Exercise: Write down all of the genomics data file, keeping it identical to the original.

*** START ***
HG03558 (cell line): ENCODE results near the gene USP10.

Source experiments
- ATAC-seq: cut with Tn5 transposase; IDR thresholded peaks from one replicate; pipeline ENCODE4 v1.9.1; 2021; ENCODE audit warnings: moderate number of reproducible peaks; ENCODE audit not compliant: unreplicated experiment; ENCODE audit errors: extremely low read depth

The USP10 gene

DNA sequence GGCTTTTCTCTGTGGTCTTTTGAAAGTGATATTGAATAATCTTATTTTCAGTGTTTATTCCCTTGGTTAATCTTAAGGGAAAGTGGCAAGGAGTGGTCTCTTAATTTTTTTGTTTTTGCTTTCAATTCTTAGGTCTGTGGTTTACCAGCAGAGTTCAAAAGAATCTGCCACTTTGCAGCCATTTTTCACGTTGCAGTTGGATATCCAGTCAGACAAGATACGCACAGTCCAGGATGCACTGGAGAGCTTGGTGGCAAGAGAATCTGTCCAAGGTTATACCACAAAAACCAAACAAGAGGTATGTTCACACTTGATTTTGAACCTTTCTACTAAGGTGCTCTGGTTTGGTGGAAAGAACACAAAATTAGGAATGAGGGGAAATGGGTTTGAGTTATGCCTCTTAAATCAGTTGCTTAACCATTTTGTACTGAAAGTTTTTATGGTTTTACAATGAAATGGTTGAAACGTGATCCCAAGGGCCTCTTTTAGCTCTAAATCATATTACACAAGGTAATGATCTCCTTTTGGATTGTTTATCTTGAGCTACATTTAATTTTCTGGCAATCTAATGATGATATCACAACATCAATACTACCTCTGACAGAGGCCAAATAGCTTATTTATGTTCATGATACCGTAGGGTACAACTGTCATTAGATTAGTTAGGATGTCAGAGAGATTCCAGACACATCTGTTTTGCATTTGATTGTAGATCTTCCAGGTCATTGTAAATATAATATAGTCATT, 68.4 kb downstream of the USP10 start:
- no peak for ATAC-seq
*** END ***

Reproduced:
HG03558 (cell line): ENCODE results near the gene USP10.

Source experiments
- ATAC-seq: cut with Tn5 transposase; IDR thresholded peaks from one replicate; pipeline ENCODE4 v1.9.1; 2021; ENCODE audit warnings: moderate number of reproducible peaks; ENCODE audit not compliant: unreplicated experiment; ENCODE audit errors: extremely low read depth

The USP10 gene

DNA sequence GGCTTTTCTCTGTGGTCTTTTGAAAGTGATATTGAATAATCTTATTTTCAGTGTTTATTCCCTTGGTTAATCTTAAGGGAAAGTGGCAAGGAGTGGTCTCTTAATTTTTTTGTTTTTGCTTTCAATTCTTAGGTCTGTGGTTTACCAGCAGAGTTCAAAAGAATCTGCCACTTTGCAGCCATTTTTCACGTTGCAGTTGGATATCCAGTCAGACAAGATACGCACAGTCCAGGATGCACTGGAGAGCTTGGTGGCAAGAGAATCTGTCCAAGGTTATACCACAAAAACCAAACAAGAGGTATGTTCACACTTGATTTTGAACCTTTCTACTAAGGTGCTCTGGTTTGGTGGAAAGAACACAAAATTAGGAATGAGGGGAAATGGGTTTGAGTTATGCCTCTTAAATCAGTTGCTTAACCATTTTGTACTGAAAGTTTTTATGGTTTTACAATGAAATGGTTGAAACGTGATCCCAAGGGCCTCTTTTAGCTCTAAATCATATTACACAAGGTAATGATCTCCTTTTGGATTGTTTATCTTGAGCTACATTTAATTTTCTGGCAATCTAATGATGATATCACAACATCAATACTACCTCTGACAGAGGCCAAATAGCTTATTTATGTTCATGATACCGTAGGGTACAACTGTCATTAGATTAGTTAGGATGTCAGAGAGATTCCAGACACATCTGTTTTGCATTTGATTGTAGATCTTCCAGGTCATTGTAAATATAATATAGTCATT, 68.4 kb downstream of the USP10 start:
- no peak for ATAC-seq